Patriot Games

January 30, 2014

Leading trend expert picks 3 major keywords for 2014 - ”Sports, convergence, small luxuries”

Patriotic marketing is forecasted to be a dominant trend this year. (Newsis)

Patriotic marketing is forecasted to be a dominant trend this year. (Newsis)

By Kim Bo-eun

The year 2014, packed with major sports events such as the Winter Olympics, FIFA World Cup and Asian Games, is bound to set off surges of patriotism in Koreans.

Patriotism is a powerful marketing tool, and companies should utilize it to the fullest to boost sluggish domestic demand, analysts say. Thus, patriotic marketing is forecasted to be a dominant trend this year, along with the commercialization of products converging with IT and consumer spending on small luxuries.

Corporations have long incorporated love and pride for one’s country into their marketing of products and services, as these feelings appeal to the broadest segment of consumers and effectively influence their purchasing habits.

But with patriotic marketing being nothing new, simply conveying a sense of national pride will not automatically lead to increased sales. This is because the young generation does not share the same idea of patriotism as the older generation, who bought products of domestic companies simply because they were made in Korea, according to trend analyst Kim Yong-sub.

“The key is to convey patriotism in the most refined way,” Kim said.

For young people, the fact that a product was domestically produced has little meaning. They rather choose products based on brand image, product quality or performance. This is evident in the automobile market.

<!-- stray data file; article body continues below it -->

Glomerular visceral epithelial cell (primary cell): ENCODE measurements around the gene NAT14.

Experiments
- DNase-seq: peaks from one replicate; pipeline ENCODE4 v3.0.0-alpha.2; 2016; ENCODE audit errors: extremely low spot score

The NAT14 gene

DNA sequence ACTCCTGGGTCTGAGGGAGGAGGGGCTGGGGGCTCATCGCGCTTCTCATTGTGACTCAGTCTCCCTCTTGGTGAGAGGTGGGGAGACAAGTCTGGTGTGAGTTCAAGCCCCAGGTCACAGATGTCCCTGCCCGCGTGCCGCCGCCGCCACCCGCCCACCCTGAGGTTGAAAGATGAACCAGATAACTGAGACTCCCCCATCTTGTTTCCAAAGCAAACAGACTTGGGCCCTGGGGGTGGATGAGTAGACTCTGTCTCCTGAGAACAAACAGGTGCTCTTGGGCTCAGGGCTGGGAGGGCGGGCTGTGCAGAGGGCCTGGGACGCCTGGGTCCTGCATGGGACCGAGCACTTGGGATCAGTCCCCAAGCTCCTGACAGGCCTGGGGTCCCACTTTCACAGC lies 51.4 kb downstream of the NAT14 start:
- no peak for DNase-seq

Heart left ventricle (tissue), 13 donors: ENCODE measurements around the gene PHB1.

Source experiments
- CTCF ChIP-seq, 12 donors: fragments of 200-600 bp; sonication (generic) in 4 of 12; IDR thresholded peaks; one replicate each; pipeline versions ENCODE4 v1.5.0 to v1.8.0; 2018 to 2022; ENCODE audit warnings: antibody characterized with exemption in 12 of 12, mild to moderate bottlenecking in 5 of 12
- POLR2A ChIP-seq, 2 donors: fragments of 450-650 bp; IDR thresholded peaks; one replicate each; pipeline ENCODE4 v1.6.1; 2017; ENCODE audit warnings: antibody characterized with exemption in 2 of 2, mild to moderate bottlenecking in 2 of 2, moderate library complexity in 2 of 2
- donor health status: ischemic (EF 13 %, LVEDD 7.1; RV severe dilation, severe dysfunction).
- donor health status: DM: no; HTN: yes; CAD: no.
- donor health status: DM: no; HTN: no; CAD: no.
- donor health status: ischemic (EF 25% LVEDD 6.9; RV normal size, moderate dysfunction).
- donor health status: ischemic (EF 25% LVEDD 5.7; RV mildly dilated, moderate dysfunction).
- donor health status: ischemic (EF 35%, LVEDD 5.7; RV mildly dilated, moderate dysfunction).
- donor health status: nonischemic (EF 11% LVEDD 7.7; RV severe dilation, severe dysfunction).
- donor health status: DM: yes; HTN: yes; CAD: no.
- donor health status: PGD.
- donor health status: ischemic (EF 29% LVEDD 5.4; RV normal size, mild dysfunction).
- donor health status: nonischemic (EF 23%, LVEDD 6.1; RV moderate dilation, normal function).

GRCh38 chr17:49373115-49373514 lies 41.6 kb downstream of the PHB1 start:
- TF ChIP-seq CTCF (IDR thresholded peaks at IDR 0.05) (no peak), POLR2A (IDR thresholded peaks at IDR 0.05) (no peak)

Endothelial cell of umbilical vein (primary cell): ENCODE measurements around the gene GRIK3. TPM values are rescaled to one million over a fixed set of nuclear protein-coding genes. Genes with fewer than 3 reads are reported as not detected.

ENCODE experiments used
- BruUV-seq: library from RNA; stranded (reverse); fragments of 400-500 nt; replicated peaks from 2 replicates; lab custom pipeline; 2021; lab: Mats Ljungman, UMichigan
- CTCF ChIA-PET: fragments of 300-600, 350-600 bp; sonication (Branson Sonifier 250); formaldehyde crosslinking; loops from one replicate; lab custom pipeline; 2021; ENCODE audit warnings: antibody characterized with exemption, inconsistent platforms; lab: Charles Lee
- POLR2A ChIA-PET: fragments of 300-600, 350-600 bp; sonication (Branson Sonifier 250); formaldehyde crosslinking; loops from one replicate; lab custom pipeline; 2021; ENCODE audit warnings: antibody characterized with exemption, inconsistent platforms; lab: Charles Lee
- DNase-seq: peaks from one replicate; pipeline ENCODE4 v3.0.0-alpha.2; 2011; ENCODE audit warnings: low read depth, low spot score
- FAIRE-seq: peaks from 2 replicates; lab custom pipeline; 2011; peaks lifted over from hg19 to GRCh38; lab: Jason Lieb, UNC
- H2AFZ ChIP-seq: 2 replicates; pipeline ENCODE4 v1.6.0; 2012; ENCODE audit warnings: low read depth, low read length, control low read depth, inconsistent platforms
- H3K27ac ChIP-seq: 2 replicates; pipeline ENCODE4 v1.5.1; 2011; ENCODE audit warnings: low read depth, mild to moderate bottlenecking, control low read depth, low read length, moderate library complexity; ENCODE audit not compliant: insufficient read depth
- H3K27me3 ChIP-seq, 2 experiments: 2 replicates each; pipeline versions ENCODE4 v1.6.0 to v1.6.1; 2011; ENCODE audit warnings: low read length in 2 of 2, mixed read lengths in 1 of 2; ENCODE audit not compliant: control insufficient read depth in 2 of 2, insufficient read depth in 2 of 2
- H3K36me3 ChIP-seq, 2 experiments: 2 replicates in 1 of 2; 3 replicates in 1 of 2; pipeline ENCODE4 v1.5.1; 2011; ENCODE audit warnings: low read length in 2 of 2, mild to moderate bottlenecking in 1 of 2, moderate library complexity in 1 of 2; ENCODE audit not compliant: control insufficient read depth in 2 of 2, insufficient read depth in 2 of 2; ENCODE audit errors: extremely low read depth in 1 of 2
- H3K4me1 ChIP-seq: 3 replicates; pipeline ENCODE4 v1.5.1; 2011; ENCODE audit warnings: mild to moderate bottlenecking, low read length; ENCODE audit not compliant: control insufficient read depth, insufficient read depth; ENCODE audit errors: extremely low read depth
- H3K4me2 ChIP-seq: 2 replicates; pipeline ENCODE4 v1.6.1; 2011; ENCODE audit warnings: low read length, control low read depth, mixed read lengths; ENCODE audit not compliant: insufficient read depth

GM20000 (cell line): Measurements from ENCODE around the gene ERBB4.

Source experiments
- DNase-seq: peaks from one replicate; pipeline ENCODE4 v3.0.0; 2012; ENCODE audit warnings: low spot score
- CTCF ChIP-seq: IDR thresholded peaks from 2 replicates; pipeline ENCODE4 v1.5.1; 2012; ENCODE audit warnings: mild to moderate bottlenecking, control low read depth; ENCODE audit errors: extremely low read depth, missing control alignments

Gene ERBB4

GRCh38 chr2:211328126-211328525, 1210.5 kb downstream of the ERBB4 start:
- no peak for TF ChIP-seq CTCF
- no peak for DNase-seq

According to data from Kim’s latest book, “Life Trend 2014,” the domestic consumption rate of Hyundai Motor and Kia Motors is falling. The monthly rate fell below 70 percent for the first time last August and dropped further to 68.9 percent in September. However, the share of exported vehicles reached 12.1 percent last August, soon after it surpassed 10 percent, and is forecasted to exceed 20 percent by 2016.

Kim attributes these figures partly to people’s distrust of domestic automobile manufacturers, which produce different vehicles for domestic and foreign markets.

“Companies will have to demonstrate that they care for domestic consumers,” he said.

Hyundai Motor and Samsung become rivals

Among the hottest items at this year’s Consumer Electronics Show in Las Vegas was the connected car. Although it was presented at last year’s show as well, it garnered greater media attention this time due to its expected commercial availability this year.

“Commercial availability is the biggest difference between this year and the previous years. In the past years, all the hype was about what would become available in future years, but now, it is about selling the actual product,” Kim said.

A connected car refers to a vehicle equipped with Internet access — a product of the convergence between the automobile and IT industries. At the same time, however, these once-disparate industries have become rivals.

“It’s now about who has hegemony over the other. This is because each of the industries has developed to the extent that it can incorporate the other,” he said.